Total chewers−0·65**−0·66**−0·65**−0·68**−0·53*−0·50*−0·64**
All herbivores−0·55*−0·70**

Analyses of individual biomechanical traits of mature leaves revealed significant negative correlations with three herbivore guilds, total suckers, total chewers and all herbivores (Table 5b). Densities of total chewers were correlated with all biomechanical traits (Table 5b). External chewers were correlated with tearing and shearing variables, and rostrum chewers were correlated with work to shear (Table 5b). All herbivores and total suckers were correlated with work to tear and work to shear, and sessile phloem feeders were also correlated with work to shear (Table 5b).


This study reveals significant correlations between leaf biomechanical properties and herbivorous insect densities. These findings are consistent with reports linking low levels of insect herbivory with high levels of leaf biomechanical properties (Coley 1983; Lowman & Box 1983) and also support the premise that some structural traits that appear to influence insect densities probably achieve this by being mechanical barriers to insects (Peeters 2002b). However, the high level of intercorrelation among leaf nutrient, structural and biomechanical traits (Peeters 2001) may mean that correlations between insect densities and biomechanical traits are caused by leaf features other than, or in combination with, biomechanical traits. Therefore any discussion of the results presented in this paper should also consider the correlations between insect guild densities and other leaf traits reported for the same plant species (Table 6).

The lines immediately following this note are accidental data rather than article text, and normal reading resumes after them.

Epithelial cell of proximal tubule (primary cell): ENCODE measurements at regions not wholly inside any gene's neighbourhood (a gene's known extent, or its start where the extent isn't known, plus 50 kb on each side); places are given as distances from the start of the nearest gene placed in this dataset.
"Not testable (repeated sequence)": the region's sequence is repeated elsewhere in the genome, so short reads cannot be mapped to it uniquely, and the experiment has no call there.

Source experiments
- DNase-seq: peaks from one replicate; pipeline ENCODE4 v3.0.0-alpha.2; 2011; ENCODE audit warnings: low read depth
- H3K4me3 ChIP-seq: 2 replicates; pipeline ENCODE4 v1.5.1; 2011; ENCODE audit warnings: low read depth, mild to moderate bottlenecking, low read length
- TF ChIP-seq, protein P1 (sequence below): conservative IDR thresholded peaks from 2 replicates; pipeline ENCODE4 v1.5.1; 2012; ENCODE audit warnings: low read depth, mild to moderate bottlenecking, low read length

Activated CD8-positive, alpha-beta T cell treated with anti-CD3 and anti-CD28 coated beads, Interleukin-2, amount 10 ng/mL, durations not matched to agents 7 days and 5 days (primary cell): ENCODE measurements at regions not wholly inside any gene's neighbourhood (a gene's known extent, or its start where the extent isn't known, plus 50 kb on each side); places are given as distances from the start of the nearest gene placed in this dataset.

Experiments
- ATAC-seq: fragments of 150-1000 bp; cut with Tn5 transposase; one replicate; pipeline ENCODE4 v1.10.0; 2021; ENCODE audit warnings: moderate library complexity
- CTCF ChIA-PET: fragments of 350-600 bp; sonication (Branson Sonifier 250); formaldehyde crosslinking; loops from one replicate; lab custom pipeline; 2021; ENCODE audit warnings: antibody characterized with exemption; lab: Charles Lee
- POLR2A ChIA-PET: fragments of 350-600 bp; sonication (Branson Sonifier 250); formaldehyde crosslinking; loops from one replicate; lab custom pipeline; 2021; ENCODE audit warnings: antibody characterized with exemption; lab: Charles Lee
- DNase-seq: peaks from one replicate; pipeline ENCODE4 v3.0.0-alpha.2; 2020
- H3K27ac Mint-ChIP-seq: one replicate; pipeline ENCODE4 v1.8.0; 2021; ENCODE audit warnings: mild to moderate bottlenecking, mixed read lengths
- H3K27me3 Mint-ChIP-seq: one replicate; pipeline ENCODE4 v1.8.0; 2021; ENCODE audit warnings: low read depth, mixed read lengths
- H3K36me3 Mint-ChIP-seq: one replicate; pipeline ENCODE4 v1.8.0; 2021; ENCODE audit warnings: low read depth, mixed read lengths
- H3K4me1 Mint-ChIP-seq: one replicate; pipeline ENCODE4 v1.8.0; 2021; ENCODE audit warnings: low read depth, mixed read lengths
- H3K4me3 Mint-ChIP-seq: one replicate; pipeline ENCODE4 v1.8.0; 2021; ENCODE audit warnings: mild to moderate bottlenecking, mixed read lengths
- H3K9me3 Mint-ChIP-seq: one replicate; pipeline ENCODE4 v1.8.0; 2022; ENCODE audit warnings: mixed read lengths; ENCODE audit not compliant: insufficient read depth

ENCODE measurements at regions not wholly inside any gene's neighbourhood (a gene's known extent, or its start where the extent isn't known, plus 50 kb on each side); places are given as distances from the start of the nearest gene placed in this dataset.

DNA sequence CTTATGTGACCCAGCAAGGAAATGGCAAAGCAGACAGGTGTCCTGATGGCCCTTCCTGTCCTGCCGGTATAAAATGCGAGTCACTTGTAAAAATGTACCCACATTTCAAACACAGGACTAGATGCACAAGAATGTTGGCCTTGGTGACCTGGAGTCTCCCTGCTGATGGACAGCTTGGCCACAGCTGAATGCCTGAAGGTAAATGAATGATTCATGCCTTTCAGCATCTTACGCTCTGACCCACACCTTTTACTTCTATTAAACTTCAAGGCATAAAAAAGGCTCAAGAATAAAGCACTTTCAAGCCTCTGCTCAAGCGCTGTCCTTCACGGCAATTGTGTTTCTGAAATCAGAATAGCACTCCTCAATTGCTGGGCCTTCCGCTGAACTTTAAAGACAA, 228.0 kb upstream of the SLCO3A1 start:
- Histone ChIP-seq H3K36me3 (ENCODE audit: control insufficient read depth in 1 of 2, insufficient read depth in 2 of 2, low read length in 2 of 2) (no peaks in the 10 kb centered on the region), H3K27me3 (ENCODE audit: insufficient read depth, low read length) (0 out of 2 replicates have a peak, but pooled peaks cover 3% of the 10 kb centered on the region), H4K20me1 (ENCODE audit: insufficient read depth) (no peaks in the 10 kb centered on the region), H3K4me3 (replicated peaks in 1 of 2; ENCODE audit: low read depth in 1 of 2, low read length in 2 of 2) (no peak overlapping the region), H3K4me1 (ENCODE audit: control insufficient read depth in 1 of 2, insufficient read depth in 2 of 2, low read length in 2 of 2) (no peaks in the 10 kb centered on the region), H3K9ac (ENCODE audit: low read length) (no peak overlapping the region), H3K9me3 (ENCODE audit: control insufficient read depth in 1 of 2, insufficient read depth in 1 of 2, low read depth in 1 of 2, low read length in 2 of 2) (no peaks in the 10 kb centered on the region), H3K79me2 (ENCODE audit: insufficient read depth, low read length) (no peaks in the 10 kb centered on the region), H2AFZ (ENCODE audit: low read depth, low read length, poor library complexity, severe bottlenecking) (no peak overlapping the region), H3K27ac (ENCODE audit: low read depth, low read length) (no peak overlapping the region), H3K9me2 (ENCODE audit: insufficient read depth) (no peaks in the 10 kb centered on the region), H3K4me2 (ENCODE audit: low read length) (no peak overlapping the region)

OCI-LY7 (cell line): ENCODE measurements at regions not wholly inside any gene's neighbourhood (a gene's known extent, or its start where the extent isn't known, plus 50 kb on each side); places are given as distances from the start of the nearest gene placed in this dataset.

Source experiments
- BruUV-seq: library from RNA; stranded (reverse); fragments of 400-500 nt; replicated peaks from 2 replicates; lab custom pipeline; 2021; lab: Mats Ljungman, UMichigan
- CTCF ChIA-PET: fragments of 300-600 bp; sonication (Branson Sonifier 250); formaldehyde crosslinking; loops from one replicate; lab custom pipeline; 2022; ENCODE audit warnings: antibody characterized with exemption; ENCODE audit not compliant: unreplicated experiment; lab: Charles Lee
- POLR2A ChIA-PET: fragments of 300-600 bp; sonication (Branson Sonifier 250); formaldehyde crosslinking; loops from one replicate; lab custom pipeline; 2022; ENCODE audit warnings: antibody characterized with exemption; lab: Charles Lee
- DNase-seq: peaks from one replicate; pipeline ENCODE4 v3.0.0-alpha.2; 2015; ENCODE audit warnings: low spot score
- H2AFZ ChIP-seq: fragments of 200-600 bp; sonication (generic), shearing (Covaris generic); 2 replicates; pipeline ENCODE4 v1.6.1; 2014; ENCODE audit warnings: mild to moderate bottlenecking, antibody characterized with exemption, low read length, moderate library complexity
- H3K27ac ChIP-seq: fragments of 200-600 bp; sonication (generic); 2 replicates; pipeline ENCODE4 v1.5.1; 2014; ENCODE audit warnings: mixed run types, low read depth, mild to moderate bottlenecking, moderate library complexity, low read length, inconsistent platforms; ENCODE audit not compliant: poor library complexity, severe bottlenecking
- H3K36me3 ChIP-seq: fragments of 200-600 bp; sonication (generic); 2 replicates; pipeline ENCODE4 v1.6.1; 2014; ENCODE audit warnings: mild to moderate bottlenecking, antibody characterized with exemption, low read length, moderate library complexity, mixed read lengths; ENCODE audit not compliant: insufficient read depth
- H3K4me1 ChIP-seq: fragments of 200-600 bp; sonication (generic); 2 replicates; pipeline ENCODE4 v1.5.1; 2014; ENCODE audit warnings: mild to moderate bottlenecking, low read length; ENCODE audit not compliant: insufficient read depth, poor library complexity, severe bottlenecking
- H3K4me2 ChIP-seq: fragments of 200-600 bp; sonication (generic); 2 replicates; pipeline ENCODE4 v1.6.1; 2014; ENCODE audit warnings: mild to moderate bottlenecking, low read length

Table 6.  Summary results of Pearson correlations between insect guild densities and (a) leaf constituents (Peeters 2002a) and (b) leaf structural traits (Peeters 2002b). Leaf age preference of guilds (Peeters et al. 2001) is also indicated
  1. + = significant positive correlation, – = significant negative correlation and shading = no significant correlation (P < 0·05). See Table 2 for insect guild abbreviations.

Leaf age preferenceNewNewNewMatureNew
Leaf constituents
 N   ++
Leaf structure
 PC1 structure (new and mature leaves) +++ 
 Specific leaf weight   
 Cuticle thickness  
 Lignified vein area   
 Distance between lignified tissues+    
 Leaf surface area+    

The negative correlations between chewer density and punch strength (Table 5) suggest that some chewers are simply not strong enough to penetrate the leaf. If this is the case, one would expect smaller insects to be excluded from eating leaves that are very strong, assuming that insect size is an indication of bite strength. This may result in the exclusion of species of small insects and early instars from strong leaves.